In several elite universities, the basic master’s fee is already more expensive than the maximum loan available to students in England, Wales or Northern Ireland, before we even think about living costs. Fees in the post-1992 sector are lower and here we see the largest gains in participation by disadvantaged graduates.

Once we do consider living costs, the access challenges for the financially disadvantaged become very clear. Only the more generous postgraduate funding system in Wales comes close to covering the full costs of study. Even then, on our calculations all except one Russell Group university and a high proportion of other institutions are unaffordable without recourse to other funding sources.

For students from England, Wales and Northern Ireland there are no institutions where the available master’s loan covers average fees and living costs. In recent times, many full-time postgraduates would supplement their income with part-time work, but with uncertainty about the future of the sectors in which such work is typically based – hospitality and retail – that looks a precarious way for students to plug the funding gap.

Living with parents is another way to make ends meet. But it would be unfair if disadvantaged postgraduates were limited to the institutions on their doorstep whilst others could take their pick. Dr Rosa Marvell presents evidence from her research in our report that first-generation graduates are particularly cost-sensitive and for this reason avoid studying in London, where postgraduate opportunities are more plentiful.

Understanding the cause(s)

Why have there been such sharp and differentiated increases in master’s fees? It would be difficult to argue there has been any fundamental shift in the cost basis of master’s-level study. In England, direct government funding has shrivelled away, but it was marginal even before the Browne Review.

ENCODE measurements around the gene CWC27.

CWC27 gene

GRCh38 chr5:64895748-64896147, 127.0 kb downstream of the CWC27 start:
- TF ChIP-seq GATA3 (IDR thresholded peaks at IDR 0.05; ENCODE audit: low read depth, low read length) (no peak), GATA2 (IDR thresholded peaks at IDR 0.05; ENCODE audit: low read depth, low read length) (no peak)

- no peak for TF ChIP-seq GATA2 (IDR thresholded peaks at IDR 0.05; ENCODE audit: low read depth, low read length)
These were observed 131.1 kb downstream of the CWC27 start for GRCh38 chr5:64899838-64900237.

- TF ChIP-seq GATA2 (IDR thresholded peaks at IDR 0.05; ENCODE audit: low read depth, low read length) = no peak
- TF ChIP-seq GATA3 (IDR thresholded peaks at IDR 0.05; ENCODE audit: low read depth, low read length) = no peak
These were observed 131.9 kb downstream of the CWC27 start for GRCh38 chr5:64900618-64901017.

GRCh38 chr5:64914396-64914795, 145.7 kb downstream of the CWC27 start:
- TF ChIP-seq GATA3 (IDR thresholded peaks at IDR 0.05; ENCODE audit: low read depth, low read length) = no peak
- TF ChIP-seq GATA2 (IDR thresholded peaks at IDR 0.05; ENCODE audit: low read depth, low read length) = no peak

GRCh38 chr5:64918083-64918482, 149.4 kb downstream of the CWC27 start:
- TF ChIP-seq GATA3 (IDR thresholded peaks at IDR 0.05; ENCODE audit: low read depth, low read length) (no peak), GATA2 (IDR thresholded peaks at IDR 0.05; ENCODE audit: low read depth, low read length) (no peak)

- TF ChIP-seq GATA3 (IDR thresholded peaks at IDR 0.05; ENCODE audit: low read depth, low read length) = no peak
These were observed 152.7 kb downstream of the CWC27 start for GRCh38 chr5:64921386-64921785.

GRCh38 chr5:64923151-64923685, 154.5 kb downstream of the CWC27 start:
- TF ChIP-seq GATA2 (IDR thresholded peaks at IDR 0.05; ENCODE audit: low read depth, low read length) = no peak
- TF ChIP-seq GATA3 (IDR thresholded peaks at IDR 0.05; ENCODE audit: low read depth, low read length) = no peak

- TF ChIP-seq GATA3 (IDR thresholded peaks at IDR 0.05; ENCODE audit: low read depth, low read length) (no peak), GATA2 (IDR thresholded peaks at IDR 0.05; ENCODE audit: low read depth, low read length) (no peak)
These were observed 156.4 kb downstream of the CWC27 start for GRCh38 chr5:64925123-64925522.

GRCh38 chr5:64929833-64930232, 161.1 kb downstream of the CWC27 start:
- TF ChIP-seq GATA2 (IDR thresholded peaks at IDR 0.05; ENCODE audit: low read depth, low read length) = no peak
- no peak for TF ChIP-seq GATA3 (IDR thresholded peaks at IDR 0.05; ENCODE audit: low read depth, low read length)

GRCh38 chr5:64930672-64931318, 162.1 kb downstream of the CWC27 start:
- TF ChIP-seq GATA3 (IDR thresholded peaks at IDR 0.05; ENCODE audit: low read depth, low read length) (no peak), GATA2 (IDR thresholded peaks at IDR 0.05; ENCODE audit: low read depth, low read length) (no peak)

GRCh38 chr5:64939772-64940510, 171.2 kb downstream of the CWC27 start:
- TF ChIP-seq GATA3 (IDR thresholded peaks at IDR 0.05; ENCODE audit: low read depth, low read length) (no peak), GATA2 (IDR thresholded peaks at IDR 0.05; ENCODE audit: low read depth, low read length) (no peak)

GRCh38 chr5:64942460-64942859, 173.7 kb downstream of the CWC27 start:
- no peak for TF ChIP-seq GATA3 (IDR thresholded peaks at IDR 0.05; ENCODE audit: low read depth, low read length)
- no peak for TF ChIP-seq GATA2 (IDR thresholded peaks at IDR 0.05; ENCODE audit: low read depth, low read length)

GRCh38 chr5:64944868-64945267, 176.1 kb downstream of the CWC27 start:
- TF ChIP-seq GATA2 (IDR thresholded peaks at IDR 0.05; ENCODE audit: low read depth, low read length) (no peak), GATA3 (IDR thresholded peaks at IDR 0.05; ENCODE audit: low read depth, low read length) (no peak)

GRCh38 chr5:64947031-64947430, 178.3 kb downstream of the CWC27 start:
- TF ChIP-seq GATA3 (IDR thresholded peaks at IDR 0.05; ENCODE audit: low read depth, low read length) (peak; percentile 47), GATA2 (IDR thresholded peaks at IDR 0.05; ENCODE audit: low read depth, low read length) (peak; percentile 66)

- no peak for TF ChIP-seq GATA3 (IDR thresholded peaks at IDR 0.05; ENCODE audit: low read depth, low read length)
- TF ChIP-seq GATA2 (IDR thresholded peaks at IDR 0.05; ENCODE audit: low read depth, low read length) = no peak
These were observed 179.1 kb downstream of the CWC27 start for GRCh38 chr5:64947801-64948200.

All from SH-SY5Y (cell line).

If anything, cross-subsidy from international master’s fees will have increased in the last decade, but it’s probably fair to think that home master’s fees are now more reflective of costs. That said, it remains unclear why there are such stark differences across providers.

Postgraduate qualifications are no longer – if they ever really were – an esoteric pursuit for a tiny academic minority. They are instead an important step towards rewarding professional employment and receive, through master’s loans, significant public support. If we are to ensure there is continued progress in access to master’s degrees as a route to social mobility and efficient use of public funds, then there is little alternative to enhanced oversight.

A few universities are voluntarily doing good work to widen postgraduate participation, but without incentives or penalties it is no surprise that others are not.

In our report, we call for a funding system for postgraduate master’s which, following the Welsh model, better meets the full cost of postgraduate study. To avoid deadweight, such a system must take into account students’ own resources and direct funding to those who need it most.

We also think the increased public resources which have flowed into universities through master’s loans should come with strings attached. There must be an end to continued master’s fee inflation, together with an expectation of action on postgraduate access by universities, overseen and monitored (in England) through Access and Participation Plans. Otherwise, we risk the widening participation success story of master’s loans sliding quickly into reverse.